7. Public Lands Management

7.1 Establishment of a Protected Lands Council

In order to protect and preserve public lands in the pine barrens, a Protected Lands Council should be formed. The Council should consist of, but not be limited to, the major public pine barrens land holders and conservation land managers as follows:

(Note:  This is the list in the 1995 Plan.  Please see the current Protected Lands Council roster for today's participants.)

Agencies and utilities holding easements on public lands, or owning special purpose sites within the matrix of protected conservation lands (e.g., the Suffolk County Water Authority (SCWA), the Long Island Lighting Company (LILCO) or others), may also be added to the Council. In general, additional entities may be added at the discretion of the Council if they own or manage protected land in the Central Pine Barrens zone.

The Council will be a working association that will formulate strategies for implementing the provisions of Chapter 7 of this Plan. The Council may make recommendations as they pertain to their respective public lands, and may recommend appropriate changes to the protected lands management provisions of the Plan, especially Chapter 7, as needed.

The public agencies and authorities listed above already have the authority, on an individual basis, to carry out the respective activities as stated in this chapter. As a result, the Commission recognizes that these agencies have, and retain, the authority to modify and amend the activities and procedures described in this chapter.

Land use planning for public lands in the Central Pine Barrens has historically emphasized environmental protection, and rightly so. However, human recreational use of public land in the Central Pine Barrens has steadily increased. It is, therefore, a prime responsibility of the Protected Lands Council to evaluate the human impact on natural environs in an effort to avoid conflicts, and to both protect and enhance the resources of these lands, while promoting recreation.

To carry out this mission, the Protected Lands Council will provide a regional approach to management of pine barrens lands held in the public trust. The Council will identify topics needing special consideration and establish temporary subcommittees of specialists (which include specialists that may or may not be staff of the Council members), undertake interagency programs as deemed necessary and appropriate, and share resources to the extent possible in pursuing their mutual goals.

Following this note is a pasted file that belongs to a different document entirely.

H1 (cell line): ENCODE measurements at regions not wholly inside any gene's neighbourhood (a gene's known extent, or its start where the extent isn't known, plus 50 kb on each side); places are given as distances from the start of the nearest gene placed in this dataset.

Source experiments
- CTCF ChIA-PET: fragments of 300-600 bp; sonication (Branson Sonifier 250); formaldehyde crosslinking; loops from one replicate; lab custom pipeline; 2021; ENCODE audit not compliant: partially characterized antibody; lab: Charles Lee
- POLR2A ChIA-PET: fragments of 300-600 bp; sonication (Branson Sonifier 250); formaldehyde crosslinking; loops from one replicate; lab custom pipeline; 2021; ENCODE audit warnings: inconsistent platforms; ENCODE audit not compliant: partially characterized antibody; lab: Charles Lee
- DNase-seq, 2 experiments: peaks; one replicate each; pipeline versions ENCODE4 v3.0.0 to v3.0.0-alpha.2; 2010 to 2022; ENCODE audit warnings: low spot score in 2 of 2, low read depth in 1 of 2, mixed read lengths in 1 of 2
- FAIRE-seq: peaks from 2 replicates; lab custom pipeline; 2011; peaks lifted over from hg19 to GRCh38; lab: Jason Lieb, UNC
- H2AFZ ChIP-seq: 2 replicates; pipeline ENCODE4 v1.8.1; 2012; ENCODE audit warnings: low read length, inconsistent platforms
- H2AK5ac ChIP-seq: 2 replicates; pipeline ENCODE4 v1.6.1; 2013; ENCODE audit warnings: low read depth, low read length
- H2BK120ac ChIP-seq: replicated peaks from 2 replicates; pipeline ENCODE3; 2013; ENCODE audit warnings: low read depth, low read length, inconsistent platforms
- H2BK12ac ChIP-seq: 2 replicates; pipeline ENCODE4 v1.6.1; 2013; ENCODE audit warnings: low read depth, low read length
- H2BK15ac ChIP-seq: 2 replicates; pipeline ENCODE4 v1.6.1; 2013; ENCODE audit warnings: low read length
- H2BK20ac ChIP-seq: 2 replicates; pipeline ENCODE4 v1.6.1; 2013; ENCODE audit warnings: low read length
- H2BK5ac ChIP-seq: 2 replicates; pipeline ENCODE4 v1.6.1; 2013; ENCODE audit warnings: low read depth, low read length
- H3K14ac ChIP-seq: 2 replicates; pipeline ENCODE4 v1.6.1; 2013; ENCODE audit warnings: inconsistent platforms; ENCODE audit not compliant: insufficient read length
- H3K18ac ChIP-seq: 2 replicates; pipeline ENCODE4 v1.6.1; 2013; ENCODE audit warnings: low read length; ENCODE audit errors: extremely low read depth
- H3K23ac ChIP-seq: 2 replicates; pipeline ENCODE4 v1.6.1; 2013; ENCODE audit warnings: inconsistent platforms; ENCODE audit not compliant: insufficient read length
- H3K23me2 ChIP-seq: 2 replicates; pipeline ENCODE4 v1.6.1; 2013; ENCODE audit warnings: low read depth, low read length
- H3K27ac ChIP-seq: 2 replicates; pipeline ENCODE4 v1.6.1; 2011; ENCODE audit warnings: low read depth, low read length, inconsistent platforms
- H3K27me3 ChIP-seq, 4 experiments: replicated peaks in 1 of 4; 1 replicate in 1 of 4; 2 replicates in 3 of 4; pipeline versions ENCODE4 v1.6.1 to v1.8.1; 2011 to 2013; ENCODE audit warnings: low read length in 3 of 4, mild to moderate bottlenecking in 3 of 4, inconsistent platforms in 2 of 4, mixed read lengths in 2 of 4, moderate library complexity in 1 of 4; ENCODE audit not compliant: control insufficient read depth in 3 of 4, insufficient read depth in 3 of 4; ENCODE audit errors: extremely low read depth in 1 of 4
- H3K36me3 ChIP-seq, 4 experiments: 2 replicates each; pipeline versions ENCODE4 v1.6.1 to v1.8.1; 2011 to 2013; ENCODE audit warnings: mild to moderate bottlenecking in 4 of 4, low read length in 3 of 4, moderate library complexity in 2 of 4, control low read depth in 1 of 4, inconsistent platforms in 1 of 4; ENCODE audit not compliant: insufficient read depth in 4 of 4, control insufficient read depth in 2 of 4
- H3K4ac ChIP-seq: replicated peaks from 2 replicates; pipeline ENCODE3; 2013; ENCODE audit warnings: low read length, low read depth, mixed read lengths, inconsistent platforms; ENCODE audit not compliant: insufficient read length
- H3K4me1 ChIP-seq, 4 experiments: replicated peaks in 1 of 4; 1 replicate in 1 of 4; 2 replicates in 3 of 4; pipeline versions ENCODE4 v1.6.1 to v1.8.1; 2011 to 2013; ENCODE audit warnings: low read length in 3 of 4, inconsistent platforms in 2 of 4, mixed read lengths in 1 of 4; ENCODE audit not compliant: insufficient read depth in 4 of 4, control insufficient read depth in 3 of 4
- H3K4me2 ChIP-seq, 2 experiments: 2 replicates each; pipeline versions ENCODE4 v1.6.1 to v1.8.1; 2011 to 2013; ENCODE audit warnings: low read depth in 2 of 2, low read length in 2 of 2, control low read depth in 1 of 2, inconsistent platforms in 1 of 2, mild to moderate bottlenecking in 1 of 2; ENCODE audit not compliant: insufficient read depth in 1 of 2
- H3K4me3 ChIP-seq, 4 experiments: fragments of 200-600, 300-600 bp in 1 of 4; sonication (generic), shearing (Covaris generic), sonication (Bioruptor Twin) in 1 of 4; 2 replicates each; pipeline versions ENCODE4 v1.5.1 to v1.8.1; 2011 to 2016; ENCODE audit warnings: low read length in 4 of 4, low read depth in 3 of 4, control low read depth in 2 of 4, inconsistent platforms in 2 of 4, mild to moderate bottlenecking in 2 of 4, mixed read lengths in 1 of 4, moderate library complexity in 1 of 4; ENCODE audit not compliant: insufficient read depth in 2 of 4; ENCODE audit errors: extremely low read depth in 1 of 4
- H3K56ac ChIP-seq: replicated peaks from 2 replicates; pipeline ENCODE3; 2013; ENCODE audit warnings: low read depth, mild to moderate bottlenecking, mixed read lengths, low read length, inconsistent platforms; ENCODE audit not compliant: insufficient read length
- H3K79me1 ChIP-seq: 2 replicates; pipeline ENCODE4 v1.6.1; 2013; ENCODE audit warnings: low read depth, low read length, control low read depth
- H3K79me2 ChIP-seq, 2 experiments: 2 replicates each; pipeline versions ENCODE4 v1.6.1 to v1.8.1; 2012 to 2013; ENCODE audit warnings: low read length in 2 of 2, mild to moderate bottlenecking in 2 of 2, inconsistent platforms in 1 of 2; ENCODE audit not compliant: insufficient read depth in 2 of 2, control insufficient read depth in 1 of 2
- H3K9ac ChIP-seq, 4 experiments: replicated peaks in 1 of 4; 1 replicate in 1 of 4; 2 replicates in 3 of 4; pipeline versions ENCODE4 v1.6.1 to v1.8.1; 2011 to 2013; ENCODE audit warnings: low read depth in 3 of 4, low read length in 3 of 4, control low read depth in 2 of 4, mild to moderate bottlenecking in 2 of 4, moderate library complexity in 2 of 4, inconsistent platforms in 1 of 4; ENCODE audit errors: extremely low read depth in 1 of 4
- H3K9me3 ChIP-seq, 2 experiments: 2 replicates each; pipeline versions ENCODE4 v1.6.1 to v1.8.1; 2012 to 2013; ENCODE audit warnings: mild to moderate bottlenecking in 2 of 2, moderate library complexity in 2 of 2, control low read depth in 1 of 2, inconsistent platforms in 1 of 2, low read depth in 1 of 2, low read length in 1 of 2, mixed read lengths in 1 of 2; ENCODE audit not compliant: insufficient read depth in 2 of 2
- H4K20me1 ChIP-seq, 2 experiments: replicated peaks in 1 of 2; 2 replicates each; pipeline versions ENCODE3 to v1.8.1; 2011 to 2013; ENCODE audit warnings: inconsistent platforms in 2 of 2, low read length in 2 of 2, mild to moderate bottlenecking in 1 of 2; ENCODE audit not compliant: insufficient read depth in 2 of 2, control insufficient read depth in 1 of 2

7.2 Summary of the field management agency survey

Based upon the response surveys conducted during the Plan development period, the agency undertaking the most active natural resource or biological management on its lands is the NYSDEC.

All responsible agencies identify underfunding and insufficient staff as major obstacles to their success. The resources devoted to land management have not kept pace with the land acquisition programs of the past and therefore the programs are ill equipped to carry out the overall goals of this Land Use Plan.

The long term stewardship of public lands in the pine barrens is dependent upon the growth, development and coordination of park and natural resource management and law enforcement programs within each agency. Insufficient resources create the inability to adequately protect and preserve environmental features and address threats to natural areas. It is increasingly difficult to maintain the present facilities and resources in the face of mounting use pressure.

Since most of the protected land is in the natural state, agencies ideally require staff or access to persons with ecological, planning and recreational facility management expertise.

Generally, the county and municipal public agencies responsible for stewardship of public lands in the pine barrens do not have staff with such expertise. On the state level, the NYSDEC has trained and experienced staff; however, resources have been limited. The forest ranger program, for example, has a high turnover which hinders long term program development.

The situation faced by the agencies for land stewardship is not unique to the pine barrens, nor to the Long Island region. Insufficient funding and staffing for land stewardship is a national concern shared by all levels of government.